It seems a long time ago (1997), that IBM’s Deep Blue computer beat Garry Kasparov — then world champion — in chess, and we started talking about artificial intelligence seriously. However, we all thought AI would be limited to logical, rational, linear models of “thinking” that a machine can be programmed to do. Computers can be taught to play chess, but would never be able to beat a human at the game Go, said many futurists, even as recently as two years ago.

Now that we have AlphaGo, Google’s computer program designed to beat humans at Go, do we need to rethink the “technology doesn’t always beat labor” proposition? Advisers who want to take their relationship with clients to the next level certainly must.

Go is an abstract strategy board game for two players, in which the aim is to surround more territory than the opponent. It is much more complex than chess. To play a decent game of Go requires the ability to recognize subtle, complex patterns and to draw on intuitive knowledge that is the hallmark of human intelligence. In March this year, a frontier in artificial intelligence was reached, with humanity cheering Korean Go grandmaster Lee Sedol when he won his first game against AlphaGo, Google DeepMind’s artificially intelligent computing system, after losing three straight games. AlphaGo had already claimed victory in the best-of-five contest, but as Wired reported, “Lee Sedol clawed back a degree of pride for himself and the millions of people who watched the match online.”

And here are other advances: Facebook is now using AI to automatically generate captions for photos in the news feed of people who can’t see them. The tool is called automatic alternative text, and it dovetails with text-to-speech engines that allow blind people to use Facebook in other ways. Using deep neural networks, the system can identify particular objects in a photo, from cars and boats to ice cream and pizza. It can pick out particular characteristics of the people in the photo, including smiles and beards and eyeglasses. And it can analyze a photo in a more general sense, determining that a photo depicts sun or ocean waves or snow. The text-to-speech engine will then “read” these things aloud.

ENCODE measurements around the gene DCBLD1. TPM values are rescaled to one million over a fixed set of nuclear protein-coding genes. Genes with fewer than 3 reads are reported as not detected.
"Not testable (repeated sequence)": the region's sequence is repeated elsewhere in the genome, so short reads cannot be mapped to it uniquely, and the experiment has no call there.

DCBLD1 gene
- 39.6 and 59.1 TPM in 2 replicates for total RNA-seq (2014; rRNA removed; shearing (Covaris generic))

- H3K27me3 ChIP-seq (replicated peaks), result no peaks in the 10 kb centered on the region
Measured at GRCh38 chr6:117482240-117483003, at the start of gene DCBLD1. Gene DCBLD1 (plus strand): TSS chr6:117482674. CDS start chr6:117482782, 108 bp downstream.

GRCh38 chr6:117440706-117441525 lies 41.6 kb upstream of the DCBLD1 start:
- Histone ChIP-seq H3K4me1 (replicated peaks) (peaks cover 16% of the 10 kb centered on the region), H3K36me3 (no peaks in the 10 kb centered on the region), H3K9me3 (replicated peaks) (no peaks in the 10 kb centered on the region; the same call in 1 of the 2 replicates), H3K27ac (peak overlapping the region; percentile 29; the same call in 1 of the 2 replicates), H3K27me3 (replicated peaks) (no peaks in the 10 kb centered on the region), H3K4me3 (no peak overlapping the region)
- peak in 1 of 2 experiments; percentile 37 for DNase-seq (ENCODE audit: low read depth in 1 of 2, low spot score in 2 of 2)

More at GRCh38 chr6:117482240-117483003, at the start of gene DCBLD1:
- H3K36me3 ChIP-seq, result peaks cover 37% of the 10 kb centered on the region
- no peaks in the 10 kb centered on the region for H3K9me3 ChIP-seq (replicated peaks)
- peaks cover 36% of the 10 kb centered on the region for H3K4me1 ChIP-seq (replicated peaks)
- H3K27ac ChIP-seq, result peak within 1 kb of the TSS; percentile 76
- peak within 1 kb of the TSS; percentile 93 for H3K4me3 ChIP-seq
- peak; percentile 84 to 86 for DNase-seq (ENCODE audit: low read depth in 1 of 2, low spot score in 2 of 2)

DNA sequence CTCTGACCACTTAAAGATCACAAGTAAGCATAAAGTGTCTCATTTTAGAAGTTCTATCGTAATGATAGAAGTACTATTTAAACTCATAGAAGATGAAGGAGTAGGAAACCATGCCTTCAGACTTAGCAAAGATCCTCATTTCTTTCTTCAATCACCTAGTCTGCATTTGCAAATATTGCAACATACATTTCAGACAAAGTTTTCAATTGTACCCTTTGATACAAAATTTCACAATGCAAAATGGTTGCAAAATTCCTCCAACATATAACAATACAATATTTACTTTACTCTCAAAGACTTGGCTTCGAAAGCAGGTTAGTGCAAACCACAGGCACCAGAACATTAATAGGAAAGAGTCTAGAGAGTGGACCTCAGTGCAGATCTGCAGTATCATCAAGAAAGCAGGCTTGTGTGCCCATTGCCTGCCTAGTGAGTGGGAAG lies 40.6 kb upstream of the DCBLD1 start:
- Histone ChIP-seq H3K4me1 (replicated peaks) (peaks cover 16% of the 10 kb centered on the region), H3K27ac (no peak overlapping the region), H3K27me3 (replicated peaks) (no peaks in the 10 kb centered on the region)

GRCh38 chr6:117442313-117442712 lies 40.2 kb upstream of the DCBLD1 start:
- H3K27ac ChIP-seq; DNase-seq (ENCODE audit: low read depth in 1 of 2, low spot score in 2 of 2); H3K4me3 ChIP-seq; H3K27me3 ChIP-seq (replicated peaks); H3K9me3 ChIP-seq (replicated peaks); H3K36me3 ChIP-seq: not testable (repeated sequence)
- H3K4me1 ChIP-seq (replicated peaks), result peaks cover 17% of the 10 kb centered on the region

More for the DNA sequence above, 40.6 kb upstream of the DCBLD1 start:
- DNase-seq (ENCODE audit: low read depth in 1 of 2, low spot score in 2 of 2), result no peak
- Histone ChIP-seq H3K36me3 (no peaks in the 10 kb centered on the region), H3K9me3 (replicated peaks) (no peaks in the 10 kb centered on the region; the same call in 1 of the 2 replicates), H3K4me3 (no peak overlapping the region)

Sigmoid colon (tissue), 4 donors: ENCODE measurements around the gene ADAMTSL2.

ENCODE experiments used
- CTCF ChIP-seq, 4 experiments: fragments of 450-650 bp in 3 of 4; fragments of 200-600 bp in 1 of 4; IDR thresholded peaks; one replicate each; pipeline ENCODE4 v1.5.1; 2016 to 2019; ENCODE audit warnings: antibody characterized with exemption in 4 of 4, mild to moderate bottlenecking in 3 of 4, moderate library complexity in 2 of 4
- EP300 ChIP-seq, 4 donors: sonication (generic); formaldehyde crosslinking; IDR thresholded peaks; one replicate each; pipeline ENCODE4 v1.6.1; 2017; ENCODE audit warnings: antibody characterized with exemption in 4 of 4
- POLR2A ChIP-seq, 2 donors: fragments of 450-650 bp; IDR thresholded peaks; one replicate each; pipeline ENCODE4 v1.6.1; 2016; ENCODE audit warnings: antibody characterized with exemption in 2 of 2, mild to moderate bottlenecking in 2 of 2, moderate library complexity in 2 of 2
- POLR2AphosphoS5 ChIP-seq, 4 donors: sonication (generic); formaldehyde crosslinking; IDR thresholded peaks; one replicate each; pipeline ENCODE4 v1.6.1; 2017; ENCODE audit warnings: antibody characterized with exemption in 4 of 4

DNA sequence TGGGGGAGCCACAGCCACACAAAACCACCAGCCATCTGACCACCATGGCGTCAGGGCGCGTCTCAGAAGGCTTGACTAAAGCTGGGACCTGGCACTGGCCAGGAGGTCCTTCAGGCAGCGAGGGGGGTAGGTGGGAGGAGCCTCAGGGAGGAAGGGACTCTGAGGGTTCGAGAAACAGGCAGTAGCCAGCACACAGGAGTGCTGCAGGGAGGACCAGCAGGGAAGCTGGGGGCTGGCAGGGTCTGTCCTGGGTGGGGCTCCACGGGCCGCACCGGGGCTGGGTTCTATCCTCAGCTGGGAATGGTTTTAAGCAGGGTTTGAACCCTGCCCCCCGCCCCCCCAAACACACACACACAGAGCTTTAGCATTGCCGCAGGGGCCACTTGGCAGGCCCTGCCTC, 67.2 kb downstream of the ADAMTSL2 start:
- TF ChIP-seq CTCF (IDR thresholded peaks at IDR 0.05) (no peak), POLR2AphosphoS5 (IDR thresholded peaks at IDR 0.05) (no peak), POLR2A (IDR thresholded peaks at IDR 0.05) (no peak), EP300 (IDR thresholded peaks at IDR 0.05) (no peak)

What is happening here? Machines gaining the ability to seek and respond to meaningful patterns — closer to human intuition, closer to what it means to think. It is getting into practical applications such as speech recognition, face recognition and pattern recognition to identify objects and scenes.

Behind the machine

But wait — there’s hope for humanity. As we understand how the machine intelligence was achieved, we uncover the human brains working behind it.

AlphaGo learning algorithms were trained using a database of millions of moves made in the past by human players. This amounts to many human lifetimes. Combine computing speed with ”big data,” and you get fascinating results from the computer.

But how does that compare with the “squishy” neural nets in our heads, shaped by half a billion years of evolution and a training set as big as the world? And how does a computer match the fluidity of the human mind? AlphaGo only recognizes patterns related to Go boards and has no ability to generalize beyond that — even to games similar to Go, but with different rules. Computers are programmed for a single purpose. Computers can never replace humans that are good at coming up with new ideas. It is not only about solving problems, but also about finding problems and opportunities.

In the new age of advisers providing service, we are becoming “brokers of capability” (capability = skill + potential). Potential in this case is the ability to understand context and apply technologies to reimagine or re-shape business models and business processes for new results — making the pieces work together. Key is the ability to tap into the capabilities internal and external to an organization and facilitate collaboration to define and solve a problem. We need to do so with critical thinking and problem solving, creativity, data modeling, scenario building and industry and functional expertise. Can we be transformational service partners and stay ahead of the new competition, that of AI?

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